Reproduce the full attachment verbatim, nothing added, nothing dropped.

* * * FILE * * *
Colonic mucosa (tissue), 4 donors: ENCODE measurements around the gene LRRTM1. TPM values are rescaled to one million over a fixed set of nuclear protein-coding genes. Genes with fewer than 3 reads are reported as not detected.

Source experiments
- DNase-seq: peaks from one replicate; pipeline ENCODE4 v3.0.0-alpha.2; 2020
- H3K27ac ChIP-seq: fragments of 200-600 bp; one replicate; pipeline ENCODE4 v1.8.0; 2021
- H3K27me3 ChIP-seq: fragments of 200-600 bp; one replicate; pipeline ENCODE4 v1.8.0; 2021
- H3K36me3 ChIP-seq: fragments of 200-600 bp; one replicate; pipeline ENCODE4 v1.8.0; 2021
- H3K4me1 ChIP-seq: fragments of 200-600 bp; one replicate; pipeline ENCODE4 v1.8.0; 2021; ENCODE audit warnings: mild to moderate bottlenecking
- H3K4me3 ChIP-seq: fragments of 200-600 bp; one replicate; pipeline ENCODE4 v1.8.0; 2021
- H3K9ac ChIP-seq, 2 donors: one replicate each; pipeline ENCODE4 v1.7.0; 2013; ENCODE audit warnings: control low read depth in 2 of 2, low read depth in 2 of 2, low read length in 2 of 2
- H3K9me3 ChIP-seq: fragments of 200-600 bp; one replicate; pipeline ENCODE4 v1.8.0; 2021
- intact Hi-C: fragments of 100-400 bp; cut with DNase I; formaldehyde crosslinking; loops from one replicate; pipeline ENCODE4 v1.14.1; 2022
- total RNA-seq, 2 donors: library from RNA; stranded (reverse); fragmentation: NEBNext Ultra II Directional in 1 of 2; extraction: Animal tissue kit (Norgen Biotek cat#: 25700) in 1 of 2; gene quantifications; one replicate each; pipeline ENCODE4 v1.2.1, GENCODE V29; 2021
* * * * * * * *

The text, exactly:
Colonic mucosa (tissue), 4 donors: ENCODE measurements around the gene LRRTM1. TPM values are rescaled to one million over a fixed set of nuclear protein-coding genes. Genes with fewer than 3 reads are reported as not detected.

Source experiments
- DNase-seq: peaks from one replicate; pipeline ENCODE4 v3.0.0-alpha.2; 2020
- H3K27ac ChIP-seq: fragments of 200-600 bp; one replicate; pipeline ENCODE4 v1.8.0; 2021
- H3K27me3 ChIP-seq: fragments of 200-600 bp; one replicate; pipeline ENCODE4 v1.8.0; 2021
- H3K36me3 ChIP-seq: fragments of 200-600 bp; one replicate; pipeline ENCODE4 v1.8.0; 2021
- H3K4me1 ChIP-seq: fragments of 200-600 bp; one replicate; pipeline ENCODE4 v1.8.0; 2021; ENCODE audit warnings: mild to moderate bottlenecking
- H3K4me3 ChIP-seq: fragments of 200-600 bp; one replicate; pipeline ENCODE4 v1.8.0; 2021
- H3K9ac ChIP-seq, 2 donors: one replicate each; pipeline ENCODE4 v1.7.0; 2013; ENCODE audit warnings: control low read depth in 2 of 2, low read depth in 2 of 2, low read length in 2 of 2
- H3K9me3 ChIP-seq: fragments of 200-600 bp; one replicate; pipeline ENCODE4 v1.8.0; 2021
- intact Hi-C: fragments of 100-400 bp; cut with DNase I; formaldehyde crosslinking; loops from one replicate; pipeline ENCODE4 v1.14.1; 2022
- total RNA-seq, 2 donors: library from RNA; stranded (reverse); fragmentation: NEBNext Ultra II Directional in 1 of 2; extraction: Animal tissue kit (Norgen Biotek cat#: 25700) in 1 of 2; gene quantifications; one replicate each; pipeline ENCODE4 v1.2.1, GENCODE V29; 2021